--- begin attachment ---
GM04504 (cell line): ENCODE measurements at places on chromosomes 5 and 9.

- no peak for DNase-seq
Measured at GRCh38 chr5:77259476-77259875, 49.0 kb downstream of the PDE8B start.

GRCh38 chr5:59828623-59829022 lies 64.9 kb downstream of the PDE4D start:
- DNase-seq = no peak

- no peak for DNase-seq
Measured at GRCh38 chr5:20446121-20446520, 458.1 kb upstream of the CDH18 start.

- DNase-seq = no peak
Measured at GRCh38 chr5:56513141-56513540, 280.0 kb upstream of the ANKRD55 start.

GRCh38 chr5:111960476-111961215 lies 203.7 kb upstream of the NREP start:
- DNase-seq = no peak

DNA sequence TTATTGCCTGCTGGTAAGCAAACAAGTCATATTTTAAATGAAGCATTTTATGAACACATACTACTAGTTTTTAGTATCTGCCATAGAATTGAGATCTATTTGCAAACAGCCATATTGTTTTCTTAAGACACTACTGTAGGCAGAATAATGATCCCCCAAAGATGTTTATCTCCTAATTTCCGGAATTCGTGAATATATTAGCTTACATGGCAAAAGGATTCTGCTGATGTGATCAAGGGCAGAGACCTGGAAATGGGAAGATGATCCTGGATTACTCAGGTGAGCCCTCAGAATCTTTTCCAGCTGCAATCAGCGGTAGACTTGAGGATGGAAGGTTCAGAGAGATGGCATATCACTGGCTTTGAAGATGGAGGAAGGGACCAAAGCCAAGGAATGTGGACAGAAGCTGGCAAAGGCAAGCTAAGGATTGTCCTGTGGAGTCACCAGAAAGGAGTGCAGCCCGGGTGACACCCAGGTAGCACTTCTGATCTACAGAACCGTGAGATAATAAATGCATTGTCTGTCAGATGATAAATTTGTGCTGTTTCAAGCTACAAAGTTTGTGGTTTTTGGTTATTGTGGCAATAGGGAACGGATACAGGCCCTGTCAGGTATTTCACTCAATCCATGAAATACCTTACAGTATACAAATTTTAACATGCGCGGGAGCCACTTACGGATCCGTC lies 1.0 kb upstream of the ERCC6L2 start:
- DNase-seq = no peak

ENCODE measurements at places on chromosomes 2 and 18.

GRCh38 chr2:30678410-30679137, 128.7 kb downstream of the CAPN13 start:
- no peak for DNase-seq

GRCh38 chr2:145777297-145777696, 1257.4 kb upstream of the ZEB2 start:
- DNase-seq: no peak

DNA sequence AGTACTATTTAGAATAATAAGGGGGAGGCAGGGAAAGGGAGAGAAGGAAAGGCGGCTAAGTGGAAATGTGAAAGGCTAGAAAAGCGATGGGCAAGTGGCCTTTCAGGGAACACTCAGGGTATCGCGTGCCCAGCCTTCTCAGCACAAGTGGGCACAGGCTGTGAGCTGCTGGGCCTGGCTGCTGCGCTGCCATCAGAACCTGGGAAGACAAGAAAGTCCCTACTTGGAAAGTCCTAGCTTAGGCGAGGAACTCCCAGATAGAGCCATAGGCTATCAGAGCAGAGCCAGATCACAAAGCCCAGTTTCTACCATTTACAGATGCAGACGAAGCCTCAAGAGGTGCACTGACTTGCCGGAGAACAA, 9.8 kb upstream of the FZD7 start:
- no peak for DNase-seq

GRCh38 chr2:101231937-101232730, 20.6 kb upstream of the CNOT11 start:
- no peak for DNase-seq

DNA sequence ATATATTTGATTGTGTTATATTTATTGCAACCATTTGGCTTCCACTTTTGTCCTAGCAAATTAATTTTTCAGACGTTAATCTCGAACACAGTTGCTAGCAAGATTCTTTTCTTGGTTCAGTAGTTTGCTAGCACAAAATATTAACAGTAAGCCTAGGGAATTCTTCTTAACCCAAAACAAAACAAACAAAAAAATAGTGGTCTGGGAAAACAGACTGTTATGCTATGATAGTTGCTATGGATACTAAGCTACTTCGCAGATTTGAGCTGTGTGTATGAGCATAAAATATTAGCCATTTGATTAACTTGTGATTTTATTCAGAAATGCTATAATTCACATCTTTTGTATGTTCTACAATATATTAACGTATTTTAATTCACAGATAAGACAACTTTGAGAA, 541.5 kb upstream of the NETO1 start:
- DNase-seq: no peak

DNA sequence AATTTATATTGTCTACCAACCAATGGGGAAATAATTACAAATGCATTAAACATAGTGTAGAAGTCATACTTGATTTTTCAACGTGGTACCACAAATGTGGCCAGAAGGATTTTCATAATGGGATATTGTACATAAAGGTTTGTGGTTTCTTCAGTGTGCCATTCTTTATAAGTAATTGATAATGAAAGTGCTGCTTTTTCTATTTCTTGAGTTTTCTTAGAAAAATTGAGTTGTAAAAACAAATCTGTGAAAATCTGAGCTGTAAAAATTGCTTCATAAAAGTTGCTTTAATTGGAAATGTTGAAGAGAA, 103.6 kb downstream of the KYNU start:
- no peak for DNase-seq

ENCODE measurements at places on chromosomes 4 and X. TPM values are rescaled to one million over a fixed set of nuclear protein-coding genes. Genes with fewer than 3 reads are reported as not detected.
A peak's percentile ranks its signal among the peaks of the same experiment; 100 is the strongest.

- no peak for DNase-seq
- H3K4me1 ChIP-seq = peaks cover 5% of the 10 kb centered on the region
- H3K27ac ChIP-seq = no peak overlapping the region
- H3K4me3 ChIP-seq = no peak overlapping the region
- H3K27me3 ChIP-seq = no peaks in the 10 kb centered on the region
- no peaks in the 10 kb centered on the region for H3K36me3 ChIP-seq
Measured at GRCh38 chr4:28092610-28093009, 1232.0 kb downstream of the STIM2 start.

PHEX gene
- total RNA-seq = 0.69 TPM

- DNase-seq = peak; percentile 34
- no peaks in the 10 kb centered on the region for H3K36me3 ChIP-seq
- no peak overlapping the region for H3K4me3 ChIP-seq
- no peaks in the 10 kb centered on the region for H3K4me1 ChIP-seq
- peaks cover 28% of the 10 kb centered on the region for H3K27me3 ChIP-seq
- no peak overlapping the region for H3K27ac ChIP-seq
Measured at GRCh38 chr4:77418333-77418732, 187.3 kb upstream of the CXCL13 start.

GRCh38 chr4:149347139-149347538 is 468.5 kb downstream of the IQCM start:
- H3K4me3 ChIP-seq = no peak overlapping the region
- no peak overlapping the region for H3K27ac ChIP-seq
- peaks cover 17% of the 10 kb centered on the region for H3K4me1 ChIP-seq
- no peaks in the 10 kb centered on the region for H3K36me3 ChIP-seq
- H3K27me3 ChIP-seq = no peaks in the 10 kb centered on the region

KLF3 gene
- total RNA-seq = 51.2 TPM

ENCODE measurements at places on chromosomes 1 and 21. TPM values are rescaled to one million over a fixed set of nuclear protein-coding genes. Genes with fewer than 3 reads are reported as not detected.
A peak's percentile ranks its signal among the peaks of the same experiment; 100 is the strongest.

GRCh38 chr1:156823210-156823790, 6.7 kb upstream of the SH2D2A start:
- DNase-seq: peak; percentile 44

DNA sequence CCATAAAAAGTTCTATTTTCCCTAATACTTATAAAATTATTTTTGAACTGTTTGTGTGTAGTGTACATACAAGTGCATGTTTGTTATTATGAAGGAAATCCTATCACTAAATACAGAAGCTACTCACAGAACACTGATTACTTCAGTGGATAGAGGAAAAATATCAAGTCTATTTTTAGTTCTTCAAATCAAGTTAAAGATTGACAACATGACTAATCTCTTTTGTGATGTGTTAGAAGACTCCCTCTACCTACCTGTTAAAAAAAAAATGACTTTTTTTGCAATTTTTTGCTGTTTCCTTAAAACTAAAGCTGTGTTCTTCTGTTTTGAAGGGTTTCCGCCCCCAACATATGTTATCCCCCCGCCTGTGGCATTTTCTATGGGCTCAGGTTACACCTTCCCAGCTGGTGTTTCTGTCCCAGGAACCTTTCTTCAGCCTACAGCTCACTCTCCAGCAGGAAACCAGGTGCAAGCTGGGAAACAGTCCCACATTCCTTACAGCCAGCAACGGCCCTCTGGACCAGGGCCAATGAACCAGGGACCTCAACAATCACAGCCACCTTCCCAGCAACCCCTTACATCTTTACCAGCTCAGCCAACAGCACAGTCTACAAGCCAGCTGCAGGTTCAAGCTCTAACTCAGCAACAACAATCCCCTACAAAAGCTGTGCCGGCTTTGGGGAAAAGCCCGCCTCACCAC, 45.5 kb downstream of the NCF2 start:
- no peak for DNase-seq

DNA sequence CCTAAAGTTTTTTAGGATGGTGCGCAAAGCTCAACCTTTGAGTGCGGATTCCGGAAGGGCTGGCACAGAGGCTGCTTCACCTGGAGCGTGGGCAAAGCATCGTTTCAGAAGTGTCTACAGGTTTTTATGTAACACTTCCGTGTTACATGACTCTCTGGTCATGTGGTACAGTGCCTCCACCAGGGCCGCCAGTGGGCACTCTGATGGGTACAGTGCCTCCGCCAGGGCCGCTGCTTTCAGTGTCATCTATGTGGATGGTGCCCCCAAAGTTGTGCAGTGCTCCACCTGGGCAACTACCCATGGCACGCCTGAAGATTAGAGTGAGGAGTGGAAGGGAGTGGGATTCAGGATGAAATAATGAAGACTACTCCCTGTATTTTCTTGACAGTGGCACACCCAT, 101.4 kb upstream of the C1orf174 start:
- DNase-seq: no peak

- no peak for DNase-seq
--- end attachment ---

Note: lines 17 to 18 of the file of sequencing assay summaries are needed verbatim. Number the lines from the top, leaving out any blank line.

GRCh38 chr2:145777297-145777696, 1257.4 kb upstream of the ZEB2 start:
- DNase-seq: no peak